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Germany Weighs Coalition Of Conservatives And Greens

Austria's conservative-green coalition, though currently facing a crisis linked to corruption allegations, has been cited as a possible model for Germany's current post-election talks to form a new government. Could there be a logic to pairing the center-right CDU and the Greens in Berlin?

Woman cycling past election posters of Green and SPD candidates

Germany now faces the tough challenge of forming a coalition.

Klaus Geiger


BERLIN — It was late September, 2019. Austria's elections had just taken place and the political parties, which had attacked each other throughout their campaigns, suddenly started talking, sounding each other out about joining forces. Three months later, on New Year's Day, a coalition government was formed, an alliance between the Austrian People's Party and the Greens.

Before the elections, the Greens' left-wing base was adamant they would never sell their soul to the devil by forming a coalition with their arch-enemy Sebastian Kurz, the man who had previously governed alongside the right-wing nationalist Freedom Party of Austria.

But Kurz and the Green Party's pragmatic leader, Werner Kogler, knew what was really important: trust and respect. So both sides compromised. Over the past two years or so, Kurz and Kogler have led a stable coalition, through a terror attack in Vienna to a global health pandemic. The first major crisis arrived Thursday, as Reuters reports, when the Greens cast doubt on Kurz's ability to lead after he was placed under investigation for alleged corruption.

Economy and/or environment?

Still, just this past week had also seen the alliance of the Austrian conservatives and the Greens had reached a peak success in legislation: Long nights of negotiations have finally achieved what was thought to be impossible two years ago: a win for both the economy and the environment.

The "eco-social tax reform" agreed in Vienna on Monday has three main focuses: Citizens will have to pay more for their carbon footprint; the burden on poorer citizens will be eased; and income from higher carbon prices will be used to reduce taxes and boost the economy.

Austria's message to the German parties currently trying to form their own government is loud and clear: A coalition can be more than the sum of its parts. It can add value through bringing together parties with different priorities. That's also possible in Germany.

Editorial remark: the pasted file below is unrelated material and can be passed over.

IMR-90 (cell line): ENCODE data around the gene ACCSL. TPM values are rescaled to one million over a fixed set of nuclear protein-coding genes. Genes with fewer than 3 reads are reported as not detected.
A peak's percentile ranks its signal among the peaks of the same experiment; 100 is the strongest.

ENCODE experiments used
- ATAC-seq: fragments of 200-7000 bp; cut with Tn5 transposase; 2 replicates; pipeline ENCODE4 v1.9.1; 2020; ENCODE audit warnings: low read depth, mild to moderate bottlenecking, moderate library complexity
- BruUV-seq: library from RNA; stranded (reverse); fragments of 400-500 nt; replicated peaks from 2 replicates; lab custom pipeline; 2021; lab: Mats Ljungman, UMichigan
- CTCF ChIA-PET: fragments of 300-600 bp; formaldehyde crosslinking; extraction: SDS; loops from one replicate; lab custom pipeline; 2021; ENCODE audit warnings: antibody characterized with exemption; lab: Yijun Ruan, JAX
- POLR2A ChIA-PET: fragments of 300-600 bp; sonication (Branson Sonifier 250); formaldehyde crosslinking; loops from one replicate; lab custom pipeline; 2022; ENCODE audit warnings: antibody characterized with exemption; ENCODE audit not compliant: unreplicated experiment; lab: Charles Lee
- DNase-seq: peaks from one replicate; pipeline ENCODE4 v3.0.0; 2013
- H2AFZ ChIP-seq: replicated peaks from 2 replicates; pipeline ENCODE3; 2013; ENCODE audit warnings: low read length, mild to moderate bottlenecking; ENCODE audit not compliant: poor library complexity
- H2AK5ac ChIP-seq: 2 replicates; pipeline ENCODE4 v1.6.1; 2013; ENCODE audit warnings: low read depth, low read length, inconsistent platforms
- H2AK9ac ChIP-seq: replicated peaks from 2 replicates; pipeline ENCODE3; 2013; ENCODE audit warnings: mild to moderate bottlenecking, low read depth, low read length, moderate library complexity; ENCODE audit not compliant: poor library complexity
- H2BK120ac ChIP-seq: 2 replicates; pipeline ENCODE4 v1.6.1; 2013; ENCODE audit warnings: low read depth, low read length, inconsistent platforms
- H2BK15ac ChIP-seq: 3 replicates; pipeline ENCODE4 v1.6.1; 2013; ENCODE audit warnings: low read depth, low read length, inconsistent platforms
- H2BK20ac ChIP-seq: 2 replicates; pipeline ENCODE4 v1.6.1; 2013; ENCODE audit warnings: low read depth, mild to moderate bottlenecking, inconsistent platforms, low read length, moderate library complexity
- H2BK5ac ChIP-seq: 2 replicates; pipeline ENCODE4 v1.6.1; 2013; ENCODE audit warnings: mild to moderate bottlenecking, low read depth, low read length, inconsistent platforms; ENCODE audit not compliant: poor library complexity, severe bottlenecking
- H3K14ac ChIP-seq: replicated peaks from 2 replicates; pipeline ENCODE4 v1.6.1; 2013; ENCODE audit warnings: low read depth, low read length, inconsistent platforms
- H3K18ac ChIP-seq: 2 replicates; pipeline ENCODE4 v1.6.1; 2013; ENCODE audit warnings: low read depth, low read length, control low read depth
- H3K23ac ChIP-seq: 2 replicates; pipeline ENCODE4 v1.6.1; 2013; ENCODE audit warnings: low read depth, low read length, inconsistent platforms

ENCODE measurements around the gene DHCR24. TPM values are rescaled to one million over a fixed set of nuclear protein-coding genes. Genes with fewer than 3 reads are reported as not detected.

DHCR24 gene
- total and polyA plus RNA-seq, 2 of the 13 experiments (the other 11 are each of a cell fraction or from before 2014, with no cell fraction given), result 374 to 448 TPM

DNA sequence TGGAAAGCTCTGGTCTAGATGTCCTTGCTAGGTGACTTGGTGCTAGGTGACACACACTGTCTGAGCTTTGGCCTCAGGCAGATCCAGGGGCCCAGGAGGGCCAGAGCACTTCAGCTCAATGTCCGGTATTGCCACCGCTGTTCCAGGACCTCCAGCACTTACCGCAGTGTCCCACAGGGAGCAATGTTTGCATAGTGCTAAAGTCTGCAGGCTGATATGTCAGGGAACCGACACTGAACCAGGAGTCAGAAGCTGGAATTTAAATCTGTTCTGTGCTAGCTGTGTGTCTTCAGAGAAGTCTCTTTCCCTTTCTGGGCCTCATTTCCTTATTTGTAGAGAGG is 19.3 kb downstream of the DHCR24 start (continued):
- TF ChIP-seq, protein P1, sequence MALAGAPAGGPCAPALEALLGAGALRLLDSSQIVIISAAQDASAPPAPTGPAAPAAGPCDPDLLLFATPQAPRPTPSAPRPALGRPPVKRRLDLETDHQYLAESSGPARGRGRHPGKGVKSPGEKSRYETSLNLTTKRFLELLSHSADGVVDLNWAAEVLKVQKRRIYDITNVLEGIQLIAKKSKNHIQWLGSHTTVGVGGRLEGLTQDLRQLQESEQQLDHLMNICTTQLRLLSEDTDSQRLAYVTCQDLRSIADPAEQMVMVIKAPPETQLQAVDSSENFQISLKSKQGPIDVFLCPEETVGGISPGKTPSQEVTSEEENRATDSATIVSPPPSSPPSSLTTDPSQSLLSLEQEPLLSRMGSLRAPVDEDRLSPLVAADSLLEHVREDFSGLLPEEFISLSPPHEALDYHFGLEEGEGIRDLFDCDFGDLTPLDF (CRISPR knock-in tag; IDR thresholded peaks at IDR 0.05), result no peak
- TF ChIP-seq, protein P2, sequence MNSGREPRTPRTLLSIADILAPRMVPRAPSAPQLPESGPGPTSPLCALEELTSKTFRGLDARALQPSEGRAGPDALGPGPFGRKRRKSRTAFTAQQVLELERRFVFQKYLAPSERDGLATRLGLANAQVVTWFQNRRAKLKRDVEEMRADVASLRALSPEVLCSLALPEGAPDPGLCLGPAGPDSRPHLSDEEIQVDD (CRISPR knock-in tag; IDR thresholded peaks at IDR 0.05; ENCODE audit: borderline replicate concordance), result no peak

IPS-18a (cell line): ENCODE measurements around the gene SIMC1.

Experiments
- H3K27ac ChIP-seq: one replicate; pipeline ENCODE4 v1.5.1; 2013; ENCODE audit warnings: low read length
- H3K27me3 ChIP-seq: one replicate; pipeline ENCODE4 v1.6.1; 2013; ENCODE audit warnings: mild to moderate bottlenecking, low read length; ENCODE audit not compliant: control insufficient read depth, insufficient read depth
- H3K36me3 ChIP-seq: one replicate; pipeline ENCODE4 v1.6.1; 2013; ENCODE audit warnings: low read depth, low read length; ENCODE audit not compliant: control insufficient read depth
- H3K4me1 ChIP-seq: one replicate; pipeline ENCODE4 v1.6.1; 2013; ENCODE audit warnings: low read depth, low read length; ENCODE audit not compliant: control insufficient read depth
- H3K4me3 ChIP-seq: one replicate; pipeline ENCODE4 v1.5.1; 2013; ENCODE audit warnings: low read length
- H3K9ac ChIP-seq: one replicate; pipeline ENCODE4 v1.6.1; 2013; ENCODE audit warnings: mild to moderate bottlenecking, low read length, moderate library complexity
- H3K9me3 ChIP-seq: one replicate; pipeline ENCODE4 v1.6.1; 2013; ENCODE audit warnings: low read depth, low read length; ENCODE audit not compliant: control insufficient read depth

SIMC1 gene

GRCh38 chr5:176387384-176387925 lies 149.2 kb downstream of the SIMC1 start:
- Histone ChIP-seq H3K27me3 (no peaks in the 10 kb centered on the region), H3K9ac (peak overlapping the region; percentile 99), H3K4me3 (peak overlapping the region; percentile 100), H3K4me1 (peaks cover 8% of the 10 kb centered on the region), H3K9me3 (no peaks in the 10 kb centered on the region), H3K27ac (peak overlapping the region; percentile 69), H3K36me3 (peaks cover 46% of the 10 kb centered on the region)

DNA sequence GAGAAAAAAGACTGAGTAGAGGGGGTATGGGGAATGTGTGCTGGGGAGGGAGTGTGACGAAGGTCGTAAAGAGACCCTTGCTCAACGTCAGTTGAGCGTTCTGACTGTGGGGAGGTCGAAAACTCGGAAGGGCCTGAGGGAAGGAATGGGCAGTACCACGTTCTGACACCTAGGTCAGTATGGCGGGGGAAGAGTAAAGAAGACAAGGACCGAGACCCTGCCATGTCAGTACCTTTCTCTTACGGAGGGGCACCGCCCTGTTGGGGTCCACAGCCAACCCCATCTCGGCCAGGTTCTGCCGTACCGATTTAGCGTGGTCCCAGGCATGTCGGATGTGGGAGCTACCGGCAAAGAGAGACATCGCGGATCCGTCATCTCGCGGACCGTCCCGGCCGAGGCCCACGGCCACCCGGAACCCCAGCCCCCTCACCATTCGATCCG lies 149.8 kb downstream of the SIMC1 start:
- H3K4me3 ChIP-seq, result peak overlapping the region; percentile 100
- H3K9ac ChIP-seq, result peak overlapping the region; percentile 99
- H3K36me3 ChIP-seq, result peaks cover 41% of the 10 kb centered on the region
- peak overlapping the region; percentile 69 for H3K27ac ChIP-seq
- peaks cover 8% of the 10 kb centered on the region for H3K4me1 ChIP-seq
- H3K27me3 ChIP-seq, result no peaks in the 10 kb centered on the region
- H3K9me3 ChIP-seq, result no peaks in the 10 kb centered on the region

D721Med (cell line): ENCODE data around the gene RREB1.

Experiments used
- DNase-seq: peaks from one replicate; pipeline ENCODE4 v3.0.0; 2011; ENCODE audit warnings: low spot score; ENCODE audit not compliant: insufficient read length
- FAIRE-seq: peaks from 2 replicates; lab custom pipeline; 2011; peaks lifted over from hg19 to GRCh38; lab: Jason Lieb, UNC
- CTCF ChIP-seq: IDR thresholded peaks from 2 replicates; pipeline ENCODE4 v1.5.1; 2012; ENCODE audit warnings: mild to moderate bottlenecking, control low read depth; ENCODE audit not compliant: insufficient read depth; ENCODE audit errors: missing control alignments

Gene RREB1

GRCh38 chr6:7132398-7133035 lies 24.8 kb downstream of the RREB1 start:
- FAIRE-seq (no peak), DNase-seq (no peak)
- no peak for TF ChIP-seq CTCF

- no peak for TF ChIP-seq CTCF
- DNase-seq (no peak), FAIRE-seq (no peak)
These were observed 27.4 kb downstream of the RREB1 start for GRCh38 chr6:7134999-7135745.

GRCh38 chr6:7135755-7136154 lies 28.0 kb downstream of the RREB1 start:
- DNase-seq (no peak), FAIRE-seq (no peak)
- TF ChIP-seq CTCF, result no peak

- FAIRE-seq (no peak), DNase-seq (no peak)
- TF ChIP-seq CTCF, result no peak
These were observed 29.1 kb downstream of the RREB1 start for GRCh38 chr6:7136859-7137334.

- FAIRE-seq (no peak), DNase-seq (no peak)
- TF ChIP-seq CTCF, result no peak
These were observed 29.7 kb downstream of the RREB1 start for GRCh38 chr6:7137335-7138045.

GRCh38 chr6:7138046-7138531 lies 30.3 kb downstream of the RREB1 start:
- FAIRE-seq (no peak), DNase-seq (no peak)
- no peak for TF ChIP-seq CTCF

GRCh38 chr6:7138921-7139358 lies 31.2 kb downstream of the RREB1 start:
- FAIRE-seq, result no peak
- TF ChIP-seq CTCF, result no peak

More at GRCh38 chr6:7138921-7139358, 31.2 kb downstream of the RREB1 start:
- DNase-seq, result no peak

A dose of optimism.

The carbon tax and the call for social equality were both central to the manifestos of the four parties that look set to form a coalition in Germany: It will be some combination of the Christian Democratic Union, the Social Democratic Party, the Free Democratic Party and Greens. The FDP also called for lower taxes, more economic growth and support for entrepreneurs. Some members of the CDU and Greens would support these measures, although the SPD is unlikely to.

Why, exactly? There is some room for manoeuvre. Austria has announced tax cuts while its national debt stands at 83.9% of GDP. Germany is in a better position, with only 69.8%. Kurz and Kogler plan to fund the tax cuts through economic growth. They are optimistically betting on the future.

Germany needs a dose of that same optimism. A coalition of unequals doesn't only require trust. It also demands courage.

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FOCUS: Israel-Palestine War

Palestinian Olive Trees Are Also Under Israeli Occupation — And That's Not A Joke

In the West Bank, a quieter form of oppression has been plaguing Palestinians for a long time. Their olive groves are surrounded by soldiers, and it's forbidden to harvest the olives – this economic and social violence has gotten far worse since Oct. 7.

A Palestinian woman holds olives in her hands

In a file photo, Um Ahmed, 74, collects olives in the village of Sarra on the southwest of the West Bank city of Nablus.

Mohammed Turabi/ZUMA
Francesca Mannocchi

HEBRON – It was after Friday prayers on October 13th of last year, and Zakaria al-Arda was walking along the road that crosses his property's hillside to return home – but he never made it.

A settler from Havat Ma'on — an outpost bordering Al-Tuwani that the United Nations International Law and Israeli law considers illegal — descended from the hill with his rifle in hand.

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After kicking al-Arda, who tried to defend himself, the settler shot him in the abdomen. The bullet pierced through his stomach, a few centimeters below the lungs. Since then, al-Arda has been in the hospital in intensive care. A video of those moments clearly shows that neither al-Arda nor the other worshippers leaving the mosque were carrying any weapons.

The victim's cousin, Hafez Hureini, still lives in the town of Al-Tuwani. He is a farmer, and their house on the slope of the town is surrounded by olive trees — and Israeli soldiers. On the pine tree at the edge of his property, settlers have planted an Israeli flag. Today, Hafez lives, like everyone else, as an occupied individual.

He cannot work in his greenhouse, cannot sow his fields, and cannot harvest the olives from his precious olive trees.

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